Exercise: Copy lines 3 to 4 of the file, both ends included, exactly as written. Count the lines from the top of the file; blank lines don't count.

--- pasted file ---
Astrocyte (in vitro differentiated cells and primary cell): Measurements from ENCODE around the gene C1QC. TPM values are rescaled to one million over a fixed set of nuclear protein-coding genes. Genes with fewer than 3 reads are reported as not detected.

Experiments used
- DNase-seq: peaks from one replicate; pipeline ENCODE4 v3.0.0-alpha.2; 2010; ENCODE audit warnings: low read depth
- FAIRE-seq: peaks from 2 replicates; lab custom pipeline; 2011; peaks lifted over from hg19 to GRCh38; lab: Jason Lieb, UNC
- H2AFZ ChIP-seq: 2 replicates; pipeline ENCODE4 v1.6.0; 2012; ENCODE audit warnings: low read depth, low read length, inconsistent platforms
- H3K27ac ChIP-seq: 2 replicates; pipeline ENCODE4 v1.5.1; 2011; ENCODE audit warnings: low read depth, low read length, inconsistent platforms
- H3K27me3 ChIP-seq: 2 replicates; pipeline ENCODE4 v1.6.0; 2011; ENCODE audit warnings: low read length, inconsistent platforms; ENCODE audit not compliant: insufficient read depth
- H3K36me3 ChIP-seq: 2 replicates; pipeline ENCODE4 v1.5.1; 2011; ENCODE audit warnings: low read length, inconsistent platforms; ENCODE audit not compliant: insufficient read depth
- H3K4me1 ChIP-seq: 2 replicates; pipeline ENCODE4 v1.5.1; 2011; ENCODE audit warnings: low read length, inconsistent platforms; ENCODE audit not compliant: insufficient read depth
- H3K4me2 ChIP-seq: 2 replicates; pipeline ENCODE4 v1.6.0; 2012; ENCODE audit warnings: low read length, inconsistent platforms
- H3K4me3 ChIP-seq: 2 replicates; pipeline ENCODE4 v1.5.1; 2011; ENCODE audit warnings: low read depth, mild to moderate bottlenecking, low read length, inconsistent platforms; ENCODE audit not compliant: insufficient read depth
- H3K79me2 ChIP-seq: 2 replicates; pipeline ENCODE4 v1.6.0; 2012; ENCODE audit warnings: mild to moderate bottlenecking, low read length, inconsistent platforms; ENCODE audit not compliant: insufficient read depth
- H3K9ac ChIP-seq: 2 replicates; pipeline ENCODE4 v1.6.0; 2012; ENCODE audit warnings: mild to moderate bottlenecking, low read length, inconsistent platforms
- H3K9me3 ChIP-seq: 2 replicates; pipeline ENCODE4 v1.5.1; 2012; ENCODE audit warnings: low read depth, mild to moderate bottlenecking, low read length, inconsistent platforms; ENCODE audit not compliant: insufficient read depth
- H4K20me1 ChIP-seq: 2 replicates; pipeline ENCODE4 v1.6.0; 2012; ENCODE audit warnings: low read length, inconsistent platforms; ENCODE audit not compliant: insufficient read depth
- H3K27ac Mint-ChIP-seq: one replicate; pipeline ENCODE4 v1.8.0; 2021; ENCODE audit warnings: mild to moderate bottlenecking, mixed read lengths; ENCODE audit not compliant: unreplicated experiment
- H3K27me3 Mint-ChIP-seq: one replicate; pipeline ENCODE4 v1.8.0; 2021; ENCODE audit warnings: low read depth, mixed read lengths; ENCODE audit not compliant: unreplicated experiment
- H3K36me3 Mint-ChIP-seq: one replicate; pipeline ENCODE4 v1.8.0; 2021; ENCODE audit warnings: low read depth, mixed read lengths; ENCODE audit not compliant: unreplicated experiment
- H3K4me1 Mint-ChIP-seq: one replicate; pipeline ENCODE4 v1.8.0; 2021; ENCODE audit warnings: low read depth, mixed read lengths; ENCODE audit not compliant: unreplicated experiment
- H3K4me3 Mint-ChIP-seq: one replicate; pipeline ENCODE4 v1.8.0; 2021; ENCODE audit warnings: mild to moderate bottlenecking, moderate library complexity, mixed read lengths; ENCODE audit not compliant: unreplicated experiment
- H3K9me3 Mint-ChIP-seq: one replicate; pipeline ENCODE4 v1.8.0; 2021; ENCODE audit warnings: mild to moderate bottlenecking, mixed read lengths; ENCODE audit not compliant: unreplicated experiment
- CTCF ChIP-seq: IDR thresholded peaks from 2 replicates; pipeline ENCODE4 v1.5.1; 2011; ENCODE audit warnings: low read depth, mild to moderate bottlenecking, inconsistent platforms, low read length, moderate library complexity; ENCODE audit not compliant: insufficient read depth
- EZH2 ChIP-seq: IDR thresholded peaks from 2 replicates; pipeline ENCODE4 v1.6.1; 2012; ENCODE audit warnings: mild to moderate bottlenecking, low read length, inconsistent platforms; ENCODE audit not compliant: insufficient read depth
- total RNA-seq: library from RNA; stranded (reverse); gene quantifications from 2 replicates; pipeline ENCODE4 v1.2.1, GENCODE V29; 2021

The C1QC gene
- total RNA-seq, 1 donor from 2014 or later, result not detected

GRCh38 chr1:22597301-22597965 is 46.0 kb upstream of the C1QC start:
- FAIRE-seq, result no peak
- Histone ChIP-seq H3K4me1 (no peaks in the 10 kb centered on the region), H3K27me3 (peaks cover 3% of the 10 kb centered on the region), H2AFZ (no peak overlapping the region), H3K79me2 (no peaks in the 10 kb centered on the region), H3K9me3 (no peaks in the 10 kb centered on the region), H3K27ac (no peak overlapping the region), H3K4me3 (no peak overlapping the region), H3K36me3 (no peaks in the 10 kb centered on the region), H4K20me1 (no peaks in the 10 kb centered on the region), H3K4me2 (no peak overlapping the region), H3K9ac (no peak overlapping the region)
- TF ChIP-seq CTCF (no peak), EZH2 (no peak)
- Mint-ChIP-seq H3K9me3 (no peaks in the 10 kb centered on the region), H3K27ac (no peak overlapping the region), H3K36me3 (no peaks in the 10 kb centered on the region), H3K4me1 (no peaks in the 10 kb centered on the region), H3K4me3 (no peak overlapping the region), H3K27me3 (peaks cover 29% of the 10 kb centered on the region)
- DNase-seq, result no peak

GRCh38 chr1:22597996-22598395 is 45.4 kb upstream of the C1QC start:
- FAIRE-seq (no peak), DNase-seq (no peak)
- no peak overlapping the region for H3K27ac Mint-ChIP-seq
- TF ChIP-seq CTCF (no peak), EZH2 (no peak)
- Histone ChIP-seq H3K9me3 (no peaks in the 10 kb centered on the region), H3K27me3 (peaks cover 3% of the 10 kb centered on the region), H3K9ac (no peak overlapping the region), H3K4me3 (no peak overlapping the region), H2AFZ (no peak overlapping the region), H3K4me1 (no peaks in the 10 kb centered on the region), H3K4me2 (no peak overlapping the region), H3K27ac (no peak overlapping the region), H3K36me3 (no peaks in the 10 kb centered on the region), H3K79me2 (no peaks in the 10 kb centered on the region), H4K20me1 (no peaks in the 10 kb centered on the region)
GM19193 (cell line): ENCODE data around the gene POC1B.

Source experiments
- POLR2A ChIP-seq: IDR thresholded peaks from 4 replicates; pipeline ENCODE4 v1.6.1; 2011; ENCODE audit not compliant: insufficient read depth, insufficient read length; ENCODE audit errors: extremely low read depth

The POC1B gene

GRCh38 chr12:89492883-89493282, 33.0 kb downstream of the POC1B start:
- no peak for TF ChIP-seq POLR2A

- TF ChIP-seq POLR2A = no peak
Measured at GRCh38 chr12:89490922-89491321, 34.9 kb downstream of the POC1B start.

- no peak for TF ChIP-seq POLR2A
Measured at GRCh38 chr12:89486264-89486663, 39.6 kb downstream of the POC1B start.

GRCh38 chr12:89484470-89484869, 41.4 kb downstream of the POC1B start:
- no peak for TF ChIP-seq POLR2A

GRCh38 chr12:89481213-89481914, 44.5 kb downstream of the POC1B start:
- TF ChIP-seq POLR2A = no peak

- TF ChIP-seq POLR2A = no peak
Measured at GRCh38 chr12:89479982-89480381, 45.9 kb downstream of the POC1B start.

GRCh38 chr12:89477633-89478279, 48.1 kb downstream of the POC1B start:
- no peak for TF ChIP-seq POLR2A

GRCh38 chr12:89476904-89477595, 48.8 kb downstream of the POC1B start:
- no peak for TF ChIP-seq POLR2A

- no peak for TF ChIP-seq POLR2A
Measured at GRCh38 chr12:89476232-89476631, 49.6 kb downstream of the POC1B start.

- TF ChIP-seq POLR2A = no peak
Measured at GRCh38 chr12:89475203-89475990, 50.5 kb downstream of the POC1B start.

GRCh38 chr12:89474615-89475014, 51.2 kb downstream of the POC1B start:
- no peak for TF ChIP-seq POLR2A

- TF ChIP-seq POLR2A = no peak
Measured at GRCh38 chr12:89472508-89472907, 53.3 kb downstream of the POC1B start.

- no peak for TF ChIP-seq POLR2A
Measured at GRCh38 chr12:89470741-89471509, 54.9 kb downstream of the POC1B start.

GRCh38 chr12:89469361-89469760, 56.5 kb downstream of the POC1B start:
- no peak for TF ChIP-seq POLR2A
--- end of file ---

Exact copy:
- DNase-seq: peaks from one replicate; pipeline ENCODE4 v3.0.0-alpha.2; 2010; ENCODE audit warnings: low read depth
- FAIRE-seq: peaks from 2 replicates; lab custom pipeline; 2011; peaks lifted over from hg19 to GRCh38; lab: Jason Lieb, UNC